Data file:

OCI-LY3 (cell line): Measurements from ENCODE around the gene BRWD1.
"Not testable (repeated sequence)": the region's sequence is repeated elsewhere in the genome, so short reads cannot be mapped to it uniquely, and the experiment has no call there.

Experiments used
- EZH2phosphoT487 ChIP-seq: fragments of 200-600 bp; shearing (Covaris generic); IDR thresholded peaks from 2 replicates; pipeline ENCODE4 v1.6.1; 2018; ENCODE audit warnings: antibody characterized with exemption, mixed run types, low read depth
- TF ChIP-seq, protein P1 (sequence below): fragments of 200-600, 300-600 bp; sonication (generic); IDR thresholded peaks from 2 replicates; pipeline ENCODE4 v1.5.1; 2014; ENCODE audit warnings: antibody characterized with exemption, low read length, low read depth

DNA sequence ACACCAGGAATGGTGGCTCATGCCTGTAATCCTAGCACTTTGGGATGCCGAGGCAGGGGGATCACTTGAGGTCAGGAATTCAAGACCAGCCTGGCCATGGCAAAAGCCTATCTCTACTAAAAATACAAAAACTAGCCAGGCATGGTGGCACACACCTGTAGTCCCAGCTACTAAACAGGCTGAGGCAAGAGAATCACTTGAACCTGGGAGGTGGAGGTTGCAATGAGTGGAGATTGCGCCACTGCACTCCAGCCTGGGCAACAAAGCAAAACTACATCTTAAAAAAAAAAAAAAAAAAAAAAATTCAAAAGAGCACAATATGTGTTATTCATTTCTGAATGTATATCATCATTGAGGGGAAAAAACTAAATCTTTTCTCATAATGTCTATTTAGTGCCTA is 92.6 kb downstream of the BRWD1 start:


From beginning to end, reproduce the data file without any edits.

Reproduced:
OCI-LY3 (cell line): Measurements from ENCODE around the gene BRWD1.
"Not testable (repeated sequence)": the region's sequence is repeated elsewhere in the genome, so short reads cannot be mapped to it uniquely, and the experiment has no call there.

Experiments used
- EZH2phosphoT487 ChIP-seq: fragments of 200-600 bp; shearing (Covaris generic); IDR thresholded peaks from 2 replicates; pipeline ENCODE4 v1.6.1; 2018; ENCODE audit warnings: antibody characterized with exemption, mixed run types, low read depth
- TF ChIP-seq, protein P1 (sequence below): fragments of 200-600, 300-600 bp; sonication (generic); IDR thresholded peaks from 2 replicates; pipeline ENCODE4 v1.5.1; 2014; ENCODE audit warnings: antibody characterized with exemption, low read length, low read depth

DNA sequence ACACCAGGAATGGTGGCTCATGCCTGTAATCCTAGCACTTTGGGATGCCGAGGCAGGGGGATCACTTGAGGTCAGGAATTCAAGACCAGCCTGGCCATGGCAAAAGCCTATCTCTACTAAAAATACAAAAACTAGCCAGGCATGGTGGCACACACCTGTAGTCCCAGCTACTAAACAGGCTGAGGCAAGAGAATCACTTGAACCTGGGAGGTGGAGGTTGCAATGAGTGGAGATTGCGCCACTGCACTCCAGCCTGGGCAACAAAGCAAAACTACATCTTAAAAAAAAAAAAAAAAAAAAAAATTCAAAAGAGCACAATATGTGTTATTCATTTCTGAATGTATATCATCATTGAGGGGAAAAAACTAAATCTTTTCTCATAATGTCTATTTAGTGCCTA is 92.6 kb downstream of the BRWD1 start: